medically diagnosable ‘disease’. The patient’s body is perceived and treated as a biological machine – rather than as a living embodiment of the human being. And as with any other machine, the aim is to repair it and restore its economic functionality.

For just as capitalism identifies work solely with ‘employment’ that profits an employer, so also it identifies ‘health’ solely with an individual’s economic ‘functionality’, i.e. the capacity for ‘employment’ in the labour market rather than the capacity to engage in personally meaningful activity or work – irrespective of its ‘market value’. Similarly capitalism recognises as ‘illness’ only that which in interferes with the mechanical functioning of body and mind in the performance of mechanical tasks, physical or mental. All this has recently become ever clearer through governments making receipt of welfare benefits for the dependent on tests designed only to show that (totally irrespective of the individual’s medical condition and indeed even if they are terminally ill) they are still capable of employment of some sort – even if they can’t get a job, even if that job does not pay a living wage and even if it is clearly damaging to both their medical health and their essential ‘health’ i.e. their capacity for living a meaningful and fulfilled life.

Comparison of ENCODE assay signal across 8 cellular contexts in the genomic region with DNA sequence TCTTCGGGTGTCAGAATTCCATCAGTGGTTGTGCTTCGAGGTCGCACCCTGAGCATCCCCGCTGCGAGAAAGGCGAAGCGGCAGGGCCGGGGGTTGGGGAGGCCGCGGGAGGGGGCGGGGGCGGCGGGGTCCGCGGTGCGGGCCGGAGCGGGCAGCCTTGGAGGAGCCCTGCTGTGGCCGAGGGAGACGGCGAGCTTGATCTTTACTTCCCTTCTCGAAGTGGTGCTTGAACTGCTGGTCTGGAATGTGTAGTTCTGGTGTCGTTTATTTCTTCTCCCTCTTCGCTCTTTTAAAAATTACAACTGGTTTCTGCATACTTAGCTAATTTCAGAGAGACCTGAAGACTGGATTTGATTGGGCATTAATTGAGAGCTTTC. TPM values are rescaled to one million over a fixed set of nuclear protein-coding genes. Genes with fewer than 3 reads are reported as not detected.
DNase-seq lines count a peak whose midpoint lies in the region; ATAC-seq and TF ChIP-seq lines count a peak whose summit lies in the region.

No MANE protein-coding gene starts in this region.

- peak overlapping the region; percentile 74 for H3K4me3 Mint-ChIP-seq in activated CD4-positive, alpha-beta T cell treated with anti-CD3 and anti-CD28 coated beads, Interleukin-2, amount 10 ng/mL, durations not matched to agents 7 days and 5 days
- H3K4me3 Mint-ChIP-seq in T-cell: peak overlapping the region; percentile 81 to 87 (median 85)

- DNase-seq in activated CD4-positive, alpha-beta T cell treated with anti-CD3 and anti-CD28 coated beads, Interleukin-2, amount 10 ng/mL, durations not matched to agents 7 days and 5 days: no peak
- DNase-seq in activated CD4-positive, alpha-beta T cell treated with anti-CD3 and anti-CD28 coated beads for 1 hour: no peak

The role of the doctor in what is ever-more evidently a money-driven medicine is – paradoxically – to rule out entirely from consideration the larger life context in which an illness first manifests – not least its economic context and the effect of the latter on the patient’s social world and relationships. Thus, loss of housing, jobs or life opportunities of the sort that lead to disheartenment and loss of heart on the part of patients count for nothing – until and unless this loss of heart manifests as diagnosable symptoms of ‘heart disease’. These are then, like all other forms of illness, cold-heartedly treated as if they had nothing to do with the patient’s actual life whatsoever. The role of the biomedical doctor is principally to act and do – to treat patients and not to talk with them – and certainly not to listen to them, to hear and feel their inner ‘dis-ease’ and learn about the health of their lives and relationships. The seemingly idealistic aim of improving patients’ health and ‘saving’ or ‘extending’ patients’ lives through medical tests and treatments of all sorts is pursued at any cost to their bodies as a result of serious side-effects and at whatever expense to their real health i.e. their quality of life.